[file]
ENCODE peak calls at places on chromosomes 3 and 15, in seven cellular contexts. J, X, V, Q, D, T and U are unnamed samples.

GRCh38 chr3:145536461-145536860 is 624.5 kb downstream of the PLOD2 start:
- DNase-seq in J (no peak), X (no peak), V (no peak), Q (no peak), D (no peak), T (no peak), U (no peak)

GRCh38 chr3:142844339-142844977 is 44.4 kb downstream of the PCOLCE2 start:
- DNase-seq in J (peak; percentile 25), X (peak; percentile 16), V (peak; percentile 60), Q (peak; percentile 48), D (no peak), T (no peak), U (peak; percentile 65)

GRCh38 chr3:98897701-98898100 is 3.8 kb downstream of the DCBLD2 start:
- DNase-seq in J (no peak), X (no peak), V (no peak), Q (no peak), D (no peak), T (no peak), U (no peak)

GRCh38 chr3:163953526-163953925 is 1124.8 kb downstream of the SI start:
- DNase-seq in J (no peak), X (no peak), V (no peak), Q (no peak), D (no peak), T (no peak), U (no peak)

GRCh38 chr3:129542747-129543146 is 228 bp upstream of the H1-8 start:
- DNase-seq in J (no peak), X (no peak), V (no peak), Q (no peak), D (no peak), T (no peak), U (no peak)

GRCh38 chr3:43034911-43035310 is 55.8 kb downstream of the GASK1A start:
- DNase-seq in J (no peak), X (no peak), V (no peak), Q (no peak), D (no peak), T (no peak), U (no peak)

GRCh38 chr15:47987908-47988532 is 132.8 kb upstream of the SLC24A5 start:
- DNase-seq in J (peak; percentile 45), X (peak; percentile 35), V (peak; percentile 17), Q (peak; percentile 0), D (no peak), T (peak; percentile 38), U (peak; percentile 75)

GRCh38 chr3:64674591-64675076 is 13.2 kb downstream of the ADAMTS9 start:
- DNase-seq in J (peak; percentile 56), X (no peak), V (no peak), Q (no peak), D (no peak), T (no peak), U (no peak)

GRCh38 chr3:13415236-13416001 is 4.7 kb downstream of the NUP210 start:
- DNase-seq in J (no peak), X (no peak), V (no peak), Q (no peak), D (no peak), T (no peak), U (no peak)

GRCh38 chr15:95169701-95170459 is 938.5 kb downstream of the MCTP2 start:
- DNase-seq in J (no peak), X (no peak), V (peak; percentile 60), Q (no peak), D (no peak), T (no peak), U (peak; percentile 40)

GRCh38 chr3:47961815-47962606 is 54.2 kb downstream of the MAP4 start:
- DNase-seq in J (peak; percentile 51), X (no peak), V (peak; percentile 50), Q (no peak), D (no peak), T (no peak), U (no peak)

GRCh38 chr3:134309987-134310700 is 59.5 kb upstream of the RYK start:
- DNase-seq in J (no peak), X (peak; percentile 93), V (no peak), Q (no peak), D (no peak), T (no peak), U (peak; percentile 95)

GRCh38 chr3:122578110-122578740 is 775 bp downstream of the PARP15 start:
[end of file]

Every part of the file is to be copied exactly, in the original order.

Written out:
ENCODE peak calls at places on chromosomes 3 and 15, in seven cellular contexts. J, X, V, Q, D, T and U are unnamed samples.

GRCh38 chr3:145536461-145536860 is 624.5 kb downstream of the PLOD2 start:
- DNase-seq in J (no peak), X (no peak), V (no peak), Q (no peak), D (no peak), T (no peak), U (no peak)

GRCh38 chr3:142844339-142844977 is 44.4 kb downstream of the PCOLCE2 start:
- DNase-seq in J (peak; percentile 25), X (peak; percentile 16), V (peak; percentile 60), Q (peak; percentile 48), D (no peak), T (no peak), U (peak; percentile 65)

GRCh38 chr3:98897701-98898100 is 3.8 kb downstream of the DCBLD2 start:
- DNase-seq in J (no peak), X (no peak), V (no peak), Q (no peak), D (no peak), T (no peak), U (no peak)

GRCh38 chr3:163953526-163953925 is 1124.8 kb downstream of the SI start:
- DNase-seq in J (no peak), X (no peak), V (no peak), Q (no peak), D (no peak), T (no peak), U (no peak)

GRCh38 chr3:129542747-129543146 is 228 bp upstream of the H1-8 start:
- DNase-seq in J (no peak), X (no peak), V (no peak), Q (no peak), D (no peak), T (no peak), U (no peak)

GRCh38 chr3:43034911-43035310 is 55.8 kb downstream of the GASK1A start:
- DNase-seq in J (no peak), X (no peak), V (no peak), Q (no peak), D (no peak), T (no peak), U (no peak)

GRCh38 chr15:47987908-47988532 is 132.8 kb upstream of the SLC24A5 start:
- DNase-seq in J (peak; percentile 45), X (peak; percentile 35), V (peak; percentile 17), Q (peak; percentile 0), D (no peak), T (peak; percentile 38), U (peak; percentile 75)

GRCh38 chr3:64674591-64675076 is 13.2 kb downstream of the ADAMTS9 start:
- DNase-seq in J (peak; percentile 56), X (no peak), V (no peak), Q (no peak), D (no peak), T (no peak), U (no peak)

GRCh38 chr3:13415236-13416001 is 4.7 kb downstream of the NUP210 start:
- DNase-seq in J (no peak), X (no peak), V (no peak), Q (no peak), D (no peak), T (no peak), U (no peak)

GRCh38 chr15:95169701-95170459 is 938.5 kb downstream of the MCTP2 start:
- DNase-seq in J (no peak), X (no peak), V (peak; percentile 60), Q (no peak), D (no peak), T (no peak), U (peak; percentile 40)

GRCh38 chr3:47961815-47962606 is 54.2 kb downstream of the MAP4 start:
- DNase-seq in J (peak; percentile 51), X (no peak), V (peak; percentile 50), Q (no peak), D (no peak), T (no peak), U (no peak)

GRCh38 chr3:134309987-134310700 is 59.5 kb upstream of the RYK start:
- DNase-seq in J (no peak), X (peak; percentile 93), V (no peak), Q (no peak), D (no peak), T (no peak), U (peak; percentile 95)

GRCh38 chr3:122578110-122578740 is 775 bp downstream of the PARP15 start: